Under the Convention, racial discrimination occurs when a person or group is treated differently because of their race, colour, descent, national origin or ethnic origin and this treatment impairs, or is intended to impair their human rights and fundamental freedoms. The human rights and fundamental freedoms are set out in Article 5 of the Convention and include the following rights:
Civil and political rights in particular:
- equal treatment before the courts;
- protection by the Government against violence or bodily harm;
- right to participation in elections and to take part in the Government as well as in the conduct of public affairs at any level and to have equal access to public service;
- freedom of movement and residence;
- right to own property alone as well as in association with others;
- right to freedom of thought, conscience, religion opinion and expression and of peaceful assembly and association.
Economic, social and cultural rights, in particular rights to:
- public health, medical care, social security and social services
- education and training;
- equal participation in cultural activities;
- access to any place or service intended for use by the general public.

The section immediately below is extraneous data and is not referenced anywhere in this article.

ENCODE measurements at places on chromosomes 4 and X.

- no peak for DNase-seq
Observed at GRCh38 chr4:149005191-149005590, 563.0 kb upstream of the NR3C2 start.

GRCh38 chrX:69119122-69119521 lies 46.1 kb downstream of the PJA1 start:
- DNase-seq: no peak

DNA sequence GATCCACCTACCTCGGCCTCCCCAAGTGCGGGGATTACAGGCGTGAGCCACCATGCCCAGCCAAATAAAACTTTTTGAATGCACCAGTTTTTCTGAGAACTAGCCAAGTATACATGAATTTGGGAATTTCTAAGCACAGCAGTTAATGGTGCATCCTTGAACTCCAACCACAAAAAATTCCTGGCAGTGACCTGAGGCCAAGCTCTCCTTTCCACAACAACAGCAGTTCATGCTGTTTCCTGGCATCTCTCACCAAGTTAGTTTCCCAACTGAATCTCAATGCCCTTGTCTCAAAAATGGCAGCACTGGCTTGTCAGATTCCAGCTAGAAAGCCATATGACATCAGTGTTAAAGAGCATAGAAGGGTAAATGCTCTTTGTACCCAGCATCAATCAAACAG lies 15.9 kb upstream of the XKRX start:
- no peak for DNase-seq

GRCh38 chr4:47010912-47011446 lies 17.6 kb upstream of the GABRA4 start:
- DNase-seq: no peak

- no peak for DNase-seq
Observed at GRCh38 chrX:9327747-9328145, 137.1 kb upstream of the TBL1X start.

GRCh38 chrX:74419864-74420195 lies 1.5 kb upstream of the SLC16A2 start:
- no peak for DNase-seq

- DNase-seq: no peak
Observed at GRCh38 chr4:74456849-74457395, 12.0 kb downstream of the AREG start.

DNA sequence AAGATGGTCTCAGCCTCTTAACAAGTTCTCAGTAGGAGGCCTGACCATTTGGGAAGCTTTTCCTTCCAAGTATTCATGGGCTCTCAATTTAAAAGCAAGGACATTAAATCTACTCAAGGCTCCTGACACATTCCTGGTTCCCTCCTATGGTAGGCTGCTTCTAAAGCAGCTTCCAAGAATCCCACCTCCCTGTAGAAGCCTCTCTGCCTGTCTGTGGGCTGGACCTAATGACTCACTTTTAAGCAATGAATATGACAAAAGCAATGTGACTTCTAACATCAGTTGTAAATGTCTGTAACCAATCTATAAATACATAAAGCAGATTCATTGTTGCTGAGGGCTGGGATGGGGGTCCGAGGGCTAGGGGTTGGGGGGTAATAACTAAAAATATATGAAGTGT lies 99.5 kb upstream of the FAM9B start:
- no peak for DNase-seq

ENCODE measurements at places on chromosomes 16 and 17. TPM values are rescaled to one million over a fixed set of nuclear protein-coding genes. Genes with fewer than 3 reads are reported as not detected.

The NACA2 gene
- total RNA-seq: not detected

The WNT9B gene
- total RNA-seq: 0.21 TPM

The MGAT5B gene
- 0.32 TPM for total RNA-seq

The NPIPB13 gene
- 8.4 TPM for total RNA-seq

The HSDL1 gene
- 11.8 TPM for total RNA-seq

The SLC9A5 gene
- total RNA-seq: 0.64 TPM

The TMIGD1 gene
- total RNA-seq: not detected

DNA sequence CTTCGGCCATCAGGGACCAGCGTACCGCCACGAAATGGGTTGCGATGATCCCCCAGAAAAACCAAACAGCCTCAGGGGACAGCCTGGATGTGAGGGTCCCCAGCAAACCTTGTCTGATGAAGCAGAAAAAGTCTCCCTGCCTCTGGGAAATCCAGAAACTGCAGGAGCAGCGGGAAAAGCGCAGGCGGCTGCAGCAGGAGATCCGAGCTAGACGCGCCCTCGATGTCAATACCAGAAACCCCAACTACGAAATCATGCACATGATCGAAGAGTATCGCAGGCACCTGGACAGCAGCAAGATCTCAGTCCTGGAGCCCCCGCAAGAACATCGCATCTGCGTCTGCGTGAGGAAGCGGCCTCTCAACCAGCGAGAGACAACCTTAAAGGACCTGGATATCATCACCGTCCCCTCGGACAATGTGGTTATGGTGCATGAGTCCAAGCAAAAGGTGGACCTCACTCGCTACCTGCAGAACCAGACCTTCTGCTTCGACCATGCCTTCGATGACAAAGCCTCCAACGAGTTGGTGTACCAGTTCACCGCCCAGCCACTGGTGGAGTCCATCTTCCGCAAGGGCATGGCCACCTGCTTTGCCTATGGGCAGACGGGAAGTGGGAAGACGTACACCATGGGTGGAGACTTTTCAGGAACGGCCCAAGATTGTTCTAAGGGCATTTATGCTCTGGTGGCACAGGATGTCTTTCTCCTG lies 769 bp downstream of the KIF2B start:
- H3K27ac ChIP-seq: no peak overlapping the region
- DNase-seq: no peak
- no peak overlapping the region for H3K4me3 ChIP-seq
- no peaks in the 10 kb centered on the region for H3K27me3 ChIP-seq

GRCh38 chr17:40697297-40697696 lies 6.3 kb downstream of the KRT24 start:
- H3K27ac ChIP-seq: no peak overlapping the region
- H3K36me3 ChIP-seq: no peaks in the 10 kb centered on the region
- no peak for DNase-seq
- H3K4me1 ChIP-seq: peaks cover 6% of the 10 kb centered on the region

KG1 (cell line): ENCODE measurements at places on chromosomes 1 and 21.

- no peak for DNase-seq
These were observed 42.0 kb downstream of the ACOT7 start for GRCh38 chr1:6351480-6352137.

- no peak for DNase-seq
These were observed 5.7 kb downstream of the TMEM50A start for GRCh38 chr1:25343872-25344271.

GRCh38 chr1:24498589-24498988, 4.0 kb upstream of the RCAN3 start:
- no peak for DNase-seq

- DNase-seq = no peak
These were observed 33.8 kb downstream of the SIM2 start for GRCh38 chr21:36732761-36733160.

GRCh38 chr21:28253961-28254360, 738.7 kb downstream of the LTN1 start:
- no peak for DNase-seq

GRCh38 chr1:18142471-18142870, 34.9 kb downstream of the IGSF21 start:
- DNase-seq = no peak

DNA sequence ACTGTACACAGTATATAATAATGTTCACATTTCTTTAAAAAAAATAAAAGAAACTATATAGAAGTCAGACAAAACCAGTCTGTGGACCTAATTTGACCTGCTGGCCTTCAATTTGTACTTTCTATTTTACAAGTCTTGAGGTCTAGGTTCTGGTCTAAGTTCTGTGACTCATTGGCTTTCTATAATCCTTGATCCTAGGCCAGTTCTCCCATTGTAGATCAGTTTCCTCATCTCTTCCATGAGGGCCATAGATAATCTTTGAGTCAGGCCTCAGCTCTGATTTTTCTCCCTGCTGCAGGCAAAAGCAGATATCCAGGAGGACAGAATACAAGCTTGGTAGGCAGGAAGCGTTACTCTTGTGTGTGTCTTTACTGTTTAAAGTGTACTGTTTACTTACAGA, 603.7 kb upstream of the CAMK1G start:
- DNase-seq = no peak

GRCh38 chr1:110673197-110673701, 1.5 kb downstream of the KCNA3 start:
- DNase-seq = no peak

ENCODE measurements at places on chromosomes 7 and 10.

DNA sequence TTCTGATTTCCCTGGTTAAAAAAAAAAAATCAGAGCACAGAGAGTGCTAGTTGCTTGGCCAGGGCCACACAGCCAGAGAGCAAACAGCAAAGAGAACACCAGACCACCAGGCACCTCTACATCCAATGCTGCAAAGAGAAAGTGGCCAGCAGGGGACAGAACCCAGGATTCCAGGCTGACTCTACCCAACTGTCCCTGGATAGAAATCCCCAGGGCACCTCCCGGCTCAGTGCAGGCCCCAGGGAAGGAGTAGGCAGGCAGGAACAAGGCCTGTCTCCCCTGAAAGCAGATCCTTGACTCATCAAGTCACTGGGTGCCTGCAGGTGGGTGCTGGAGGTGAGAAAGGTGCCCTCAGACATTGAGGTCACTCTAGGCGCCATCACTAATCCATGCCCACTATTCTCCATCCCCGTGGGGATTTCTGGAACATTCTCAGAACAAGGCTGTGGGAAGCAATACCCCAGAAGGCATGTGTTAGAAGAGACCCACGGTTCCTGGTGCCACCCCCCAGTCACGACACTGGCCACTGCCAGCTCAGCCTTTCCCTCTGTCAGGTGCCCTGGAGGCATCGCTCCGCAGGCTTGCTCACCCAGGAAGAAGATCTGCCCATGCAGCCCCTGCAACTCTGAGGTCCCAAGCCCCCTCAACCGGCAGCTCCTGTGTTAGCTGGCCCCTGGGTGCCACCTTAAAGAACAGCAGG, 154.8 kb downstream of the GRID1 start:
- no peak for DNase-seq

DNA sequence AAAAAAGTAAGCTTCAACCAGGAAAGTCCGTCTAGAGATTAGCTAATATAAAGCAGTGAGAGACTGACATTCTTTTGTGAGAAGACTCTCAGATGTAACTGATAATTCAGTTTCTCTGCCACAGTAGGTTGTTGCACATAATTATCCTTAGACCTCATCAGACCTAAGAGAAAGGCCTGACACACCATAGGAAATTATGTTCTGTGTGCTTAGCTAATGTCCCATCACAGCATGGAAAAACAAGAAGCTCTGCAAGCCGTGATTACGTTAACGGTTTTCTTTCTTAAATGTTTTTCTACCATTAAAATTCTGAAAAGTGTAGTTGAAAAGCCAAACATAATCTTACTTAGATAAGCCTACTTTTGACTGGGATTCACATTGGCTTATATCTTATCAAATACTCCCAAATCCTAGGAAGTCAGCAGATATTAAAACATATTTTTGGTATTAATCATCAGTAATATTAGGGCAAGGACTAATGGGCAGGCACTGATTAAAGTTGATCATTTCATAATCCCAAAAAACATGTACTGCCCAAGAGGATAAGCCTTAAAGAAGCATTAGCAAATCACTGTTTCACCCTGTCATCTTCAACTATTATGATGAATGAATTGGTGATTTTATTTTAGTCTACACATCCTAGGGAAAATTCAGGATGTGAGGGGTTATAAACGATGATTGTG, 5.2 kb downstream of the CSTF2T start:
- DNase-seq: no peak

The Convention indicates that there is a type of act, called a ‘special measure’, which is not discriminatory, even though it involves treating particular racial, ethnic or national groups or individuals differently. Special measures are initiatives intended to ensure the adequate advancement of certain racial groups who require support to be able to enjoy their human rights and fundamental freedoms in full equality. Special measures are not only permitted by the Convention, they are also required when necessary.
The Committee on the Elimination of Racial Discrimination (CERD) monitors State compliance with the Convention. The CERD is composed of 18 independent experts who are elected for four years by the State parties to the Convention. Each State party may nominate a citizen for any vacancy. Although they are nationals of State parties, the Committee members serve in a personal capacity. They do not represent their country in any sense and take an oath of impartiality upon taking office. The CERD meets twice each year at the United Nations in Geneva.
Australian legislation and international law – Introduction : International law relating to racism and discrimination : Commonwealth of Australia laws and policies : State and territory legislation : Summary of scope of Australian racial discrimination laws : References